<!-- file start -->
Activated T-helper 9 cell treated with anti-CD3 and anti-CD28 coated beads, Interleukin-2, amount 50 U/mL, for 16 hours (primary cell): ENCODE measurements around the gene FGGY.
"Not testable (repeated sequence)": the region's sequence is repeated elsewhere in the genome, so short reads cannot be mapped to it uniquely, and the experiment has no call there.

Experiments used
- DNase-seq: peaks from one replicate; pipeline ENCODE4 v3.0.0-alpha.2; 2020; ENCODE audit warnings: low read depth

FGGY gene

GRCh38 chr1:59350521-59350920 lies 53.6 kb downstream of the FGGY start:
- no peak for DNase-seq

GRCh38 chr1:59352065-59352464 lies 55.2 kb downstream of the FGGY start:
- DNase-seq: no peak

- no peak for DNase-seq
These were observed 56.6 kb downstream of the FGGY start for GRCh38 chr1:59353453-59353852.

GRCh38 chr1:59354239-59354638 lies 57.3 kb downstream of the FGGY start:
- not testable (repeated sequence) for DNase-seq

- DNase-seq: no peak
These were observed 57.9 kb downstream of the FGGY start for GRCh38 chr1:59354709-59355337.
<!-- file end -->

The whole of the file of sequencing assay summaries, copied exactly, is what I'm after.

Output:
Activated T-helper 9 cell treated with anti-CD3 and anti-CD28 coated beads, Interleukin-2, amount 50 U/mL, for 16 hours (primary cell): ENCODE measurements around the gene FGGY.
"Not testable (repeated sequence)": the region's sequence is repeated elsewhere in the genome, so short reads cannot be mapped to it uniquely, and the experiment has no call there.

Experiments used
- DNase-seq: peaks from one replicate; pipeline ENCODE4 v3.0.0-alpha.2; 2020; ENCODE audit warnings: low read depth

FGGY gene

GRCh38 chr1:59350521-59350920 lies 53.6 kb downstream of the FGGY start:
- no peak for DNase-seq

GRCh38 chr1:59352065-59352464 lies 55.2 kb downstream of the FGGY start:
- DNase-seq: no peak

- no peak for DNase-seq
These were observed 56.6 kb downstream of the FGGY start for GRCh38 chr1:59353453-59353852.

GRCh38 chr1:59354239-59354638 lies 57.3 kb downstream of the FGGY start:
- not testable (repeated sequence) for DNase-seq

- DNase-seq: no peak
These were observed 57.9 kb downstream of the FGGY start for GRCh38 chr1:59354709-59355337.